If I was considering a Scottish Deerhound, I would be most concerned about...
- Providing them with a large fenced area. Deerhounds don't need miles of running exercise – in fact, young Deerhounds should never be allowed to jog beside you, or even worse, beside a bicycle. This will only damage their growing bones and joints. Rather, Deerhounds need a large fenced area where they can walk, trot, and gallop in short spurts – ideally by playing with another Deerhound! It's a good idea to own more than one of these unique hounds.
Without the right amount of space and opportunity to exercise, Scottish Deerhounds will become bored, which they usually express by destructive chewing. If there is a dog club in your area, get your Scottish Deerhound involved in lure coursing (chasing a mechanized lure around a track or across an open field). This is an appropriate outlet for the full-speed galloping behaviors that are "hardwired" into his genes.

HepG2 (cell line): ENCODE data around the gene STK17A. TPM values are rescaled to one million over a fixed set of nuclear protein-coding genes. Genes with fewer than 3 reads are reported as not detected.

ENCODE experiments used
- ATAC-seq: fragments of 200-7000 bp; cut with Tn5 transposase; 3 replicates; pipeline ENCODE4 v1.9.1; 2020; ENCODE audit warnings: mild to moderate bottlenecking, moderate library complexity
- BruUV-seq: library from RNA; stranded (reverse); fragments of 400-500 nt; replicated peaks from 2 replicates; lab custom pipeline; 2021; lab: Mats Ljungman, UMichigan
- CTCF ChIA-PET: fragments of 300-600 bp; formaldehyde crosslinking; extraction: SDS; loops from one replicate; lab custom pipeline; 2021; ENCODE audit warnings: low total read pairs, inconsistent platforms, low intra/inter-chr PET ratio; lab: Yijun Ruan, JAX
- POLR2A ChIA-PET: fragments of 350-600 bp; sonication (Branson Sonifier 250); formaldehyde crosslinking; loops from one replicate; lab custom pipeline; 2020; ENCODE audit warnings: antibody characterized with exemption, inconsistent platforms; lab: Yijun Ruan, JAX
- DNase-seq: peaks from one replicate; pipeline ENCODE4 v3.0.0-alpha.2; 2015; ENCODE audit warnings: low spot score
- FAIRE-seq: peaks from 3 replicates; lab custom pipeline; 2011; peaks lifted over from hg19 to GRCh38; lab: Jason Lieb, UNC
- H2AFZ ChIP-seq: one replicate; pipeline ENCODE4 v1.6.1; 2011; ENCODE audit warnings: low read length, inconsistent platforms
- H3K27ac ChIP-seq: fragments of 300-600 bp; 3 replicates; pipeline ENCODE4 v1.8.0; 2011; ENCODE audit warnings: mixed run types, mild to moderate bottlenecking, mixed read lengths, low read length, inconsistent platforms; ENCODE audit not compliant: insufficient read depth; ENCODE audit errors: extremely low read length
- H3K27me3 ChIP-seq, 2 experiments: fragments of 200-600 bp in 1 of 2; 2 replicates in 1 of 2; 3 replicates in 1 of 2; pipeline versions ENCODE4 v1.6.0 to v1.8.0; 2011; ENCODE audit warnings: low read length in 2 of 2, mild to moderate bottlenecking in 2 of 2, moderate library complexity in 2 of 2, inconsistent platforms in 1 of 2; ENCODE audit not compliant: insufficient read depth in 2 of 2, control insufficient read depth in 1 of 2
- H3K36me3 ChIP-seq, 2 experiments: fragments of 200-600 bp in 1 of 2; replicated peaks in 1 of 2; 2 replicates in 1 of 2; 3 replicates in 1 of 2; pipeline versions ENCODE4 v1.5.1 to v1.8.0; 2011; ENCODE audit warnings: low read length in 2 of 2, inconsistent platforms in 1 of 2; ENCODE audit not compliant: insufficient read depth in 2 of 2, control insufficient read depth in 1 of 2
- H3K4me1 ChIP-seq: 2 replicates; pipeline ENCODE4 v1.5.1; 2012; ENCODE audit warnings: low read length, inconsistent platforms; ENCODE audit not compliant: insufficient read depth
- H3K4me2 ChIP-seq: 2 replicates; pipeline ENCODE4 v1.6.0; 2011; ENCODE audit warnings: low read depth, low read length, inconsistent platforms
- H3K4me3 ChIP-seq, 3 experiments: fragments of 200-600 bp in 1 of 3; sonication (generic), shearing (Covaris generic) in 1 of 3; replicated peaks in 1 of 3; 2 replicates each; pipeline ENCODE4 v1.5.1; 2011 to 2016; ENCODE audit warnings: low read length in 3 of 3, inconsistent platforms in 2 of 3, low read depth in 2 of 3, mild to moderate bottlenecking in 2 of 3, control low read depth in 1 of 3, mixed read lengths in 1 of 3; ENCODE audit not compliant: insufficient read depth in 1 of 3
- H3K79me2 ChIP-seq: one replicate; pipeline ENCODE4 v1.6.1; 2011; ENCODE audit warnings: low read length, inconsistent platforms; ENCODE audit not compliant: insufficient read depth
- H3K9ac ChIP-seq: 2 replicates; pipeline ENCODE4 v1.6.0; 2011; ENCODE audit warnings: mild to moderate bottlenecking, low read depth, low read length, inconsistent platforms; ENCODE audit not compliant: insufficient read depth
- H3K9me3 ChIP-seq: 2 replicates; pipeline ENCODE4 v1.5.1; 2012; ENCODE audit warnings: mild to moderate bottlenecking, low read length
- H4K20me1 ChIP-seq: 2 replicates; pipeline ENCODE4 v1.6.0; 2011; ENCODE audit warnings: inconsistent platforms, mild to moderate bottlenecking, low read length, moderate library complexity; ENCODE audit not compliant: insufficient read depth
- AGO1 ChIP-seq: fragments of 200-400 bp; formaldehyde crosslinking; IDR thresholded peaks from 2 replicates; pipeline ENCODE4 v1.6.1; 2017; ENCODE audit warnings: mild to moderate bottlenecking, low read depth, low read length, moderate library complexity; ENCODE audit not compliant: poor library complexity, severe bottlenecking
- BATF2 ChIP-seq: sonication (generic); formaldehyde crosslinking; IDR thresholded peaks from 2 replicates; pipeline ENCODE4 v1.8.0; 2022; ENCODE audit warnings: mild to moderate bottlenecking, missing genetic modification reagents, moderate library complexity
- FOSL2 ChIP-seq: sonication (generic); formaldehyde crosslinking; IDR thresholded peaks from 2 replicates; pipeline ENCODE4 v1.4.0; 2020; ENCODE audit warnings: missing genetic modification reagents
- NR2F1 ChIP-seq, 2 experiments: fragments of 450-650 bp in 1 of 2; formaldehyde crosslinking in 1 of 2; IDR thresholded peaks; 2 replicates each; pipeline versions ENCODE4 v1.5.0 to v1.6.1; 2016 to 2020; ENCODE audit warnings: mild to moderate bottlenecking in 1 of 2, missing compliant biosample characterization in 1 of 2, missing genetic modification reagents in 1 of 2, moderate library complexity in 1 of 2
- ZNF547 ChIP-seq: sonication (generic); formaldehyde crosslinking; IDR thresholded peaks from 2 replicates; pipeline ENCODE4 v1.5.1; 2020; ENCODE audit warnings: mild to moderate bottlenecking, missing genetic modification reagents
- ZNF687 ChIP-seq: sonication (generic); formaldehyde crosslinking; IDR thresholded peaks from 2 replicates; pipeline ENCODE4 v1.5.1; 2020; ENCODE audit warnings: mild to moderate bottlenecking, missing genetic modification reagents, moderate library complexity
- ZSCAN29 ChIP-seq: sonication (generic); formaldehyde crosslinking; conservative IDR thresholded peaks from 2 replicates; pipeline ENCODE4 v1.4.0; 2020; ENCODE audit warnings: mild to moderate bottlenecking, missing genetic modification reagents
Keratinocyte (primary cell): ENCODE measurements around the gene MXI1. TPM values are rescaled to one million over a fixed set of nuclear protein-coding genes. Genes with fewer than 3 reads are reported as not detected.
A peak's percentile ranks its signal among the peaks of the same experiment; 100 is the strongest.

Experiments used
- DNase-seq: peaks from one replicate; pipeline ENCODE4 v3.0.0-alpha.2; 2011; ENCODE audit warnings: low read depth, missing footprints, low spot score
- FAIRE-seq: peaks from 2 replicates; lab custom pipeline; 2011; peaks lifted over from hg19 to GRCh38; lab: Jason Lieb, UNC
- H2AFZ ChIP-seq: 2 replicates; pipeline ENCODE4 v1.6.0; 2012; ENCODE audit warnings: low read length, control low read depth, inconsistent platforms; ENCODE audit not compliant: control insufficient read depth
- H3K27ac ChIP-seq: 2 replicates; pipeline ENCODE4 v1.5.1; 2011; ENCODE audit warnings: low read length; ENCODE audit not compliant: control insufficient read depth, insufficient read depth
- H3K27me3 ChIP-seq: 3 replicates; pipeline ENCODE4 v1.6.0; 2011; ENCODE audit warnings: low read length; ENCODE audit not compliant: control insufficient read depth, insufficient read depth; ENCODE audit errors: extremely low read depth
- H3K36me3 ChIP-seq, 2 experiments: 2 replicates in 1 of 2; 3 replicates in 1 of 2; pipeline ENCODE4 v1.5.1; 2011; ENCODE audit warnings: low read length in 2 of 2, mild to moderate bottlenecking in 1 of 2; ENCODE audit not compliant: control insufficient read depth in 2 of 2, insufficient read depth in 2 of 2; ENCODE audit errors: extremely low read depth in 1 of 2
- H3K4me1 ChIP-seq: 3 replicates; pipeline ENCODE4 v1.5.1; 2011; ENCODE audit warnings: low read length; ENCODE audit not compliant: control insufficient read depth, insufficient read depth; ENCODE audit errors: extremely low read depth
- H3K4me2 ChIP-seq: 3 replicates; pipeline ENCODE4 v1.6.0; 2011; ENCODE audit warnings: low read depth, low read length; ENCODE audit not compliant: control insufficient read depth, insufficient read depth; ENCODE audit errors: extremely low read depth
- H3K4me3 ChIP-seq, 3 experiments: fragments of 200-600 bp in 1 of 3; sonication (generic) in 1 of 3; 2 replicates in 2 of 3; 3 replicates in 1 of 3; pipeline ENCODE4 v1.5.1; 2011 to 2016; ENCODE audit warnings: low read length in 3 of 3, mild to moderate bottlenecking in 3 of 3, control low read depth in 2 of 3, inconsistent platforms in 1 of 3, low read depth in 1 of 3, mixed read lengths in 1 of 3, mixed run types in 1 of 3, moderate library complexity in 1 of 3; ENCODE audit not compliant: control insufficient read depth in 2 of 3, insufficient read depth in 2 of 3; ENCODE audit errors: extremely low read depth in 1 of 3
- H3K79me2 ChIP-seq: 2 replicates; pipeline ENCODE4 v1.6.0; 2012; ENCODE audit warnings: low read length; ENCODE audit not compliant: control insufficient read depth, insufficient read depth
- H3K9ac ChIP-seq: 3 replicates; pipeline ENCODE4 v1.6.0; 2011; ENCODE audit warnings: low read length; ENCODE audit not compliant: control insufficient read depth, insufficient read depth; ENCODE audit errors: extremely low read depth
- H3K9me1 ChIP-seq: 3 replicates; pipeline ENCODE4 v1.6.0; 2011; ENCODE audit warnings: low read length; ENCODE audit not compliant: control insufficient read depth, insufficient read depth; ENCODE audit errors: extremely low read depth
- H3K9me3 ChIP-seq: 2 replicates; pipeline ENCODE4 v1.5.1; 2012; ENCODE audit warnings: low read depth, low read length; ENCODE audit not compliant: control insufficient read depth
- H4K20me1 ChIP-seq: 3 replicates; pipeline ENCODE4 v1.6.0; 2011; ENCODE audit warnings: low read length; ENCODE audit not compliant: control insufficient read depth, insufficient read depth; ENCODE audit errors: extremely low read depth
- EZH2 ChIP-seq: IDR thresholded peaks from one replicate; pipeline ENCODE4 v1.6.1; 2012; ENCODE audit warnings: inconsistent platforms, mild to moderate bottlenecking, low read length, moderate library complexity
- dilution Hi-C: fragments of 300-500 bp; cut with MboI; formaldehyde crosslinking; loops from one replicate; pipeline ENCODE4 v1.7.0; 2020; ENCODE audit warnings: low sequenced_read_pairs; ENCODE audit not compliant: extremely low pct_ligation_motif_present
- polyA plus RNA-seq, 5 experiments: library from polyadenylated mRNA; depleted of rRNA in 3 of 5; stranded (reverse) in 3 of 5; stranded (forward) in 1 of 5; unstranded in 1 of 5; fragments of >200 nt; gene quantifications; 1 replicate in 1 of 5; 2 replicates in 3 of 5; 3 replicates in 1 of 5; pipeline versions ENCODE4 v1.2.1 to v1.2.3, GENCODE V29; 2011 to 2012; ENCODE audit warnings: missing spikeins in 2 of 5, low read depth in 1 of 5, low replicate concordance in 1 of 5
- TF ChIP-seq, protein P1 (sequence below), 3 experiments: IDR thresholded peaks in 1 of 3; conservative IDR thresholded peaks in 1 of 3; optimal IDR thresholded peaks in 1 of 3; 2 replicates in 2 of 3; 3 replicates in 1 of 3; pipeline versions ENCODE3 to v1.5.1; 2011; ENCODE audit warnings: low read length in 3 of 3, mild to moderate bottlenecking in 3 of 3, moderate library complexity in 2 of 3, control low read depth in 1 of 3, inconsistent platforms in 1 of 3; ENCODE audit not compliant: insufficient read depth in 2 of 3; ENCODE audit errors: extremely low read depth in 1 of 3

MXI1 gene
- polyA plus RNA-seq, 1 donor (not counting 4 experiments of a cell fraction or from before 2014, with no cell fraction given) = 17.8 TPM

- Chasing other animals. Most people do not realize just how fast and agile sighthounds are, or how strong their instincts are to chase and seize fleeing creatures. Most Scottish Deerhounds will pursue your neighbor's cat or small dog, if given the chance. And while they will be peaceful with your own cat or small dog when indoors, if the same cat or small dog goes outside and starts to run, it becomes fair game. In today's society, the legal liabilities of owning a large hunting breed should be considered.
- The independent temperament. Like most sighthounds, Scottish Deerhounds are independent thinkers who don't particularly care about pleasing you. They can be stubborn and slow to obey. You must show them, patiently but persistently, that you mean what you say.
In other words, you must teach your Scottish Deerhound to respect you. A dog who respects you will do what you say and will stop what he's doing when you tell him "No." Read more about Scottish Deerhound Training.